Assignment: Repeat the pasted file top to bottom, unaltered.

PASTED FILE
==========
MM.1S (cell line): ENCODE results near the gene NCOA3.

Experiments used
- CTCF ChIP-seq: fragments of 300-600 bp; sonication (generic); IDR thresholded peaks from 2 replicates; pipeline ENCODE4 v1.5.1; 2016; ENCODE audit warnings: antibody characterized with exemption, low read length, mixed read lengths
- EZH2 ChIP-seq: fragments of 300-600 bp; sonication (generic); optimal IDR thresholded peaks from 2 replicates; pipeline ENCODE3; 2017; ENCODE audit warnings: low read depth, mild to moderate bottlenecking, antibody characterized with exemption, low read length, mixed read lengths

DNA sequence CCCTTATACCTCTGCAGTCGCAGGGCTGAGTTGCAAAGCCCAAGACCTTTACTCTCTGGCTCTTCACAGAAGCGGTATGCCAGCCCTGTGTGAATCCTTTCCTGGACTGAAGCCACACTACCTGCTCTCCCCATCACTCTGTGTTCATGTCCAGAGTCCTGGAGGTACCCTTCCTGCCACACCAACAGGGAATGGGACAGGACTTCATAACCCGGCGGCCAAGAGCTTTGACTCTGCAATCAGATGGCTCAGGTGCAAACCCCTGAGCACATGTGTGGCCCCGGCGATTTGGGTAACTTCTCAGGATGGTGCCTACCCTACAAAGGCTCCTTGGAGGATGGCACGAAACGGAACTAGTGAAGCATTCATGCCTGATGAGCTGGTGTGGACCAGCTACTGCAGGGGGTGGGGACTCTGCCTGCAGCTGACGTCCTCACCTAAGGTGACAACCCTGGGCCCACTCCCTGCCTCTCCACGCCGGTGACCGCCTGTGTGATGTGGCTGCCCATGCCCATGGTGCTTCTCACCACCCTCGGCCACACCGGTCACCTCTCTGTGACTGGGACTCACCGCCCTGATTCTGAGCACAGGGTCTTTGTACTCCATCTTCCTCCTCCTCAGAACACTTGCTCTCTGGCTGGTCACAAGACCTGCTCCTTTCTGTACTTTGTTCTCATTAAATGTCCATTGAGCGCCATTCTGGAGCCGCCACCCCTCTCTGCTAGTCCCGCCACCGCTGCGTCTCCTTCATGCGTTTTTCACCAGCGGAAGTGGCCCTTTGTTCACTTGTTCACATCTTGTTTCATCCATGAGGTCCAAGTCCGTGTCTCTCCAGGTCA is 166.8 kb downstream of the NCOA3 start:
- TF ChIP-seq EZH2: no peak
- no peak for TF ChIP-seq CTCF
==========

MM.1S (cell line): ENCODE results near the gene NCOA3.

Experiments used
- CTCF ChIP-seq: fragments of 300-600 bp; sonication (generic); IDR thresholded peaks from 2 replicates; pipeline ENCODE4 v1.5.1; 2016; ENCODE audit warnings: antibody characterized with exemption, low read length, mixed read lengths
- EZH2 ChIP-seq: fragments of 300-600 bp; sonication (generic); optimal IDR thresholded peaks from 2 replicates; pipeline ENCODE3; 2017; ENCODE audit warnings: low read depth, mild to moderate bottlenecking, antibody characterized with exemption, low read length, mixed read lengths

DNA sequence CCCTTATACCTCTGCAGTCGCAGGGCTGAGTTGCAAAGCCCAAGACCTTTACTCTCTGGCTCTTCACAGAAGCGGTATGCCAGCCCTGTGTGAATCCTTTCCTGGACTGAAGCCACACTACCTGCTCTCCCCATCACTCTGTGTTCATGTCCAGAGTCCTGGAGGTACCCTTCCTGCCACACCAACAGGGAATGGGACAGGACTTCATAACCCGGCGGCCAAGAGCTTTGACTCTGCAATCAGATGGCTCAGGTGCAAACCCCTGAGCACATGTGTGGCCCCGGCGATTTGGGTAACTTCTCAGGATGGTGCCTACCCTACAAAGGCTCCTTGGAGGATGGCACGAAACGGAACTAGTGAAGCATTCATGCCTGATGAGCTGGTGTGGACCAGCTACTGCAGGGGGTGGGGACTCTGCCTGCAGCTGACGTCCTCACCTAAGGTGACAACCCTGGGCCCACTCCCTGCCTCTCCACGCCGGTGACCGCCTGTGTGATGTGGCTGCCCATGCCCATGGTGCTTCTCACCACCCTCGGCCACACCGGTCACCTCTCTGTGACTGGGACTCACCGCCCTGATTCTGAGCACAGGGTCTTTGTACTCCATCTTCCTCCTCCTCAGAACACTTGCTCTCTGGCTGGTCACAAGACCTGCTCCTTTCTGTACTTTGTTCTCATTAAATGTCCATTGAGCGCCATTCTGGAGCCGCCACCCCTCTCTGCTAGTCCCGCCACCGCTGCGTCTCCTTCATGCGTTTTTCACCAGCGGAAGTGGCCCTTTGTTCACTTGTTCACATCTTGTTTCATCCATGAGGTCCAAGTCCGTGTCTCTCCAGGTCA is 166.8 kb downstream of the NCOA3 start:
- TF ChIP-seq EZH2: no peak
- no peak for TF ChIP-seq CTCF